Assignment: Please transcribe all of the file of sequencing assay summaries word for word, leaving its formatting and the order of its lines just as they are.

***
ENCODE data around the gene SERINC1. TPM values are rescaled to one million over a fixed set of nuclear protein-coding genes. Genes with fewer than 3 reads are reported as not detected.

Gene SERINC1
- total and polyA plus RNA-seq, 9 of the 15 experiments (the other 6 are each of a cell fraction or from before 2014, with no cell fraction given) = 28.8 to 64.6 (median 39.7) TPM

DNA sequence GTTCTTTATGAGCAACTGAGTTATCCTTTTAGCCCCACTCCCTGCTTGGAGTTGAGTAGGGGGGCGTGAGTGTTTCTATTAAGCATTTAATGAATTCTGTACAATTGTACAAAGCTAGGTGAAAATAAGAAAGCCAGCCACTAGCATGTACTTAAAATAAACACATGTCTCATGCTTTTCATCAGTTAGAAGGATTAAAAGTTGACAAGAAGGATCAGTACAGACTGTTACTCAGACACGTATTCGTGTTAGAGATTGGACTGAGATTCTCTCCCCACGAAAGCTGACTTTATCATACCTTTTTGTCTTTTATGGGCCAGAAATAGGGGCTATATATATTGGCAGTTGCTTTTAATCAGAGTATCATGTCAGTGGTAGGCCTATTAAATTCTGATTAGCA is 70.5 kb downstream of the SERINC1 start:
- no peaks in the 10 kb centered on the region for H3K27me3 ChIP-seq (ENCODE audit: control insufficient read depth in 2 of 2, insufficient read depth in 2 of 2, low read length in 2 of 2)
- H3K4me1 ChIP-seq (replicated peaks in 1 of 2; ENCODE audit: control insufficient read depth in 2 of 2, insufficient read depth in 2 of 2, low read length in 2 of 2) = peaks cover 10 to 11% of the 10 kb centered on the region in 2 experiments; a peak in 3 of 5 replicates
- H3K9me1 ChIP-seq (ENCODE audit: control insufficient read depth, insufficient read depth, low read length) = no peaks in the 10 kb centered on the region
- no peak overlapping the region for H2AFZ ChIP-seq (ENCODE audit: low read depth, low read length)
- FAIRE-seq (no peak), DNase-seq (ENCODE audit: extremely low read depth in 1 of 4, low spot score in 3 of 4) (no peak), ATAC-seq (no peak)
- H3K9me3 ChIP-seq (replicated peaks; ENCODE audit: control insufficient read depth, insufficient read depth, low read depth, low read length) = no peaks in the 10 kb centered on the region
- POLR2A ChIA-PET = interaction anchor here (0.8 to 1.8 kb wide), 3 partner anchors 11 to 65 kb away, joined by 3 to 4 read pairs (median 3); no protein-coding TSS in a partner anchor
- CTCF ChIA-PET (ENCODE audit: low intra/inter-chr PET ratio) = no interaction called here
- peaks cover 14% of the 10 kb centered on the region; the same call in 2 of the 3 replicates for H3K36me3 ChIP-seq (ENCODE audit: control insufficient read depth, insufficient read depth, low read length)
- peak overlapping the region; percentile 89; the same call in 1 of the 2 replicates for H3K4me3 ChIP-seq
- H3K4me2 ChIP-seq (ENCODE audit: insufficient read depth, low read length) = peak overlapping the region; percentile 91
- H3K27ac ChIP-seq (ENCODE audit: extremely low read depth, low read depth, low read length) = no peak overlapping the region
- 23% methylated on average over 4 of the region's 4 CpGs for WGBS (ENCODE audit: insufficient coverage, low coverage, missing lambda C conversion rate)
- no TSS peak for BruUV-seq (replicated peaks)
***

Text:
ENCODE data around the gene SERINC1. TPM values are rescaled to one million over a fixed set of nuclear protein-coding genes. Genes with fewer than 3 reads are reported as not detected.

Gene SERINC1
- total and polyA plus RNA-seq, 9 of the 15 experiments (the other 6 are each of a cell fraction or from before 2014, with no cell fraction given) = 28.8 to 64.6 (median 39.7) TPM

DNA sequence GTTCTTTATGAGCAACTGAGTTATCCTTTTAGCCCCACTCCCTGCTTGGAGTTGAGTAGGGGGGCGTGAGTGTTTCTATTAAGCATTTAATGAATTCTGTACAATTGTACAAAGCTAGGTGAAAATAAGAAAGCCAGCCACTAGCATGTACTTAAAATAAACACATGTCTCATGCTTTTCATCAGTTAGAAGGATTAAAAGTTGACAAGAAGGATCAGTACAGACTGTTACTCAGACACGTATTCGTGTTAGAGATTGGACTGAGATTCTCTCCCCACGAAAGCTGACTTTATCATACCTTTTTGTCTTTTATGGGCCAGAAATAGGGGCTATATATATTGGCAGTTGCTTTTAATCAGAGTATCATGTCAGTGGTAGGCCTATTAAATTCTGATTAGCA is 70.5 kb downstream of the SERINC1 start:
- no peaks in the 10 kb centered on the region for H3K27me3 ChIP-seq (ENCODE audit: control insufficient read depth in 2 of 2, insufficient read depth in 2 of 2, low read length in 2 of 2)
- H3K4me1 ChIP-seq (replicated peaks in 1 of 2; ENCODE audit: control insufficient read depth in 2 of 2, insufficient read depth in 2 of 2, low read length in 2 of 2) = peaks cover 10 to 11% of the 10 kb centered on the region in 2 experiments; a peak in 3 of 5 replicates
- H3K9me1 ChIP-seq (ENCODE audit: control insufficient read depth, insufficient read depth, low read length) = no peaks in the 10 kb centered on the region
- no peak overlapping the region for H2AFZ ChIP-seq (ENCODE audit: low read depth, low read length)
- FAIRE-seq (no peak), DNase-seq (ENCODE audit: extremely low read depth in 1 of 4, low spot score in 3 of 4) (no peak), ATAC-seq (no peak)
- H3K9me3 ChIP-seq (replicated peaks; ENCODE audit: control insufficient read depth, insufficient read depth, low read depth, low read length) = no peaks in the 10 kb centered on the region
- POLR2A ChIA-PET = interaction anchor here (0.8 to 1.8 kb wide), 3 partner anchors 11 to 65 kb away, joined by 3 to 4 read pairs (median 3); no protein-coding TSS in a partner anchor
- CTCF ChIA-PET (ENCODE audit: low intra/inter-chr PET ratio) = no interaction called here
- peaks cover 14% of the 10 kb centered on the region; the same call in 2 of the 3 replicates for H3K36me3 ChIP-seq (ENCODE audit: control insufficient read depth, insufficient read depth, low read length)
- peak overlapping the region; percentile 89; the same call in 1 of the 2 replicates for H3K4me3 ChIP-seq
- H3K4me2 ChIP-seq (ENCODE audit: insufficient read depth, low read length) = peak overlapping the region; percentile 91
- H3K27ac ChIP-seq (ENCODE audit: extremely low read depth, low read depth, low read length) = no peak overlapping the region
- 23% methylated on average over 4 of the region's 4 CpGs for WGBS (ENCODE audit: insufficient coverage, low coverage, missing lambda C conversion rate)
- no TSS peak for BruUV-seq (replicated peaks)